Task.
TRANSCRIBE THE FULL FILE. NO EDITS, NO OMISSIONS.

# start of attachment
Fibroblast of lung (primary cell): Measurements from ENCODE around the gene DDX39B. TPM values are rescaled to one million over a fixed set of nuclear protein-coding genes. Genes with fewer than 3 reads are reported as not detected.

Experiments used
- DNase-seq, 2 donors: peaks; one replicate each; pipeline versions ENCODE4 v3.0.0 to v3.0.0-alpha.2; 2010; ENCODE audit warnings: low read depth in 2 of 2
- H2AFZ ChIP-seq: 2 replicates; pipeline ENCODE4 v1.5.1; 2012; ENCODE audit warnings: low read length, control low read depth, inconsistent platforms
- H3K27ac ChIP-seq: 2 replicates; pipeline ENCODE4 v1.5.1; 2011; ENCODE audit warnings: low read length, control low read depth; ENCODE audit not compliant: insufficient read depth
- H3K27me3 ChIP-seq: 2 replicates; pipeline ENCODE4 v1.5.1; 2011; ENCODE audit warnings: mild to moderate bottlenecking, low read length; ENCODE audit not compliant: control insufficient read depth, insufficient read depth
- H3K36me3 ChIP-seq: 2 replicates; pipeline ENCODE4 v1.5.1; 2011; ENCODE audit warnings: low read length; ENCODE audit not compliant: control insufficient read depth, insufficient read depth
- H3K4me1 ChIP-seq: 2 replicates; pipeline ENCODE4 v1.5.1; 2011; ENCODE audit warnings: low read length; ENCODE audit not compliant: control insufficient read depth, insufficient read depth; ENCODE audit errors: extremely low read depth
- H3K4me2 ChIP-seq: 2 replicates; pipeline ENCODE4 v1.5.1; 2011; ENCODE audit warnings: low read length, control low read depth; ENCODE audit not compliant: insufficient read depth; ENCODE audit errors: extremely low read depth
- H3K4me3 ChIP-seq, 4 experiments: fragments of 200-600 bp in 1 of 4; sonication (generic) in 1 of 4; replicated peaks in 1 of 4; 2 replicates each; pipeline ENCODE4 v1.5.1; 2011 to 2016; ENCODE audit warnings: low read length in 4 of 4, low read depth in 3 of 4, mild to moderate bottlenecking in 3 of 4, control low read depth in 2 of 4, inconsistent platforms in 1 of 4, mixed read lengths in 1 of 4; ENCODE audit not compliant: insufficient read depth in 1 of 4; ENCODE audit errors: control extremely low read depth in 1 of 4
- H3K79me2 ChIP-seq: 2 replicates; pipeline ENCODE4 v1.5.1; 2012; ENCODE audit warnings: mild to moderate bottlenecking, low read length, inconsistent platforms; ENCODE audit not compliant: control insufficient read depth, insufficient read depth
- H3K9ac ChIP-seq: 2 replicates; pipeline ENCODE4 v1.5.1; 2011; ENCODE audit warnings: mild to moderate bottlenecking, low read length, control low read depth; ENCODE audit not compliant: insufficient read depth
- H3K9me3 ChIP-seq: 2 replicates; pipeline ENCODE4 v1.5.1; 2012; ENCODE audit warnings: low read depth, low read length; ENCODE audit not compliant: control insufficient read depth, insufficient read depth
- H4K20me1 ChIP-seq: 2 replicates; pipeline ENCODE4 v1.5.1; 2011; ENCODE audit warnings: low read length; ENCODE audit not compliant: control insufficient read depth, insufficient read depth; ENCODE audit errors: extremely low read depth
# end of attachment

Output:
Fibroblast of lung (primary cell): Measurements from ENCODE around the gene DDX39B. TPM values are rescaled to one million over a fixed set of nuclear protein-coding genes. Genes with fewer than 3 reads are reported as not detected.

Experiments used
- DNase-seq, 2 donors: peaks; one replicate each; pipeline versions ENCODE4 v3.0.0 to v3.0.0-alpha.2; 2010; ENCODE audit warnings: low read depth in 2 of 2
- H2AFZ ChIP-seq: 2 replicates; pipeline ENCODE4 v1.5.1; 2012; ENCODE audit warnings: low read length, control low read depth, inconsistent platforms
- H3K27ac ChIP-seq: 2 replicates; pipeline ENCODE4 v1.5.1; 2011; ENCODE audit warnings: low read length, control low read depth; ENCODE audit not compliant: insufficient read depth
- H3K27me3 ChIP-seq: 2 replicates; pipeline ENCODE4 v1.5.1; 2011; ENCODE audit warnings: mild to moderate bottlenecking, low read length; ENCODE audit not compliant: control insufficient read depth, insufficient read depth
- H3K36me3 ChIP-seq: 2 replicates; pipeline ENCODE4 v1.5.1; 2011; ENCODE audit warnings: low read length; ENCODE audit not compliant: control insufficient read depth, insufficient read depth
- H3K4me1 ChIP-seq: 2 replicates; pipeline ENCODE4 v1.5.1; 2011; ENCODE audit warnings: low read length; ENCODE audit not compliant: control insufficient read depth, insufficient read depth; ENCODE audit errors: extremely low read depth
- H3K4me2 ChIP-seq: 2 replicates; pipeline ENCODE4 v1.5.1; 2011; ENCODE audit warnings: low read length, control low read depth; ENCODE audit not compliant: insufficient read depth; ENCODE audit errors: extremely low read depth
- H3K4me3 ChIP-seq, 4 experiments: fragments of 200-600 bp in 1 of 4; sonication (generic) in 1 of 4; replicated peaks in 1 of 4; 2 replicates each; pipeline ENCODE4 v1.5.1; 2011 to 2016; ENCODE audit warnings: low read length in 4 of 4, low read depth in 3 of 4, mild to moderate bottlenecking in 3 of 4, control low read depth in 2 of 4, inconsistent platforms in 1 of 4, mixed read lengths in 1 of 4; ENCODE audit not compliant: insufficient read depth in 1 of 4; ENCODE audit errors: control extremely low read depth in 1 of 4
- H3K79me2 ChIP-seq: 2 replicates; pipeline ENCODE4 v1.5.1; 2012; ENCODE audit warnings: mild to moderate bottlenecking, low read length, inconsistent platforms; ENCODE audit not compliant: control insufficient read depth, insufficient read depth
- H3K9ac ChIP-seq: 2 replicates; pipeline ENCODE4 v1.5.1; 2011; ENCODE audit warnings: mild to moderate bottlenecking, low read length, control low read depth; ENCODE audit not compliant: insufficient read depth
- H3K9me3 ChIP-seq: 2 replicates; pipeline ENCODE4 v1.5.1; 2012; ENCODE audit warnings: low read depth, low read length; ENCODE audit not compliant: control insufficient read depth, insufficient read depth
- H4K20me1 ChIP-seq: 2 replicates; pipeline ENCODE4 v1.5.1; 2011; ENCODE audit warnings: low read length; ENCODE audit not compliant: control insufficient read depth, insufficient read depth; ENCODE audit errors: extremely low read depth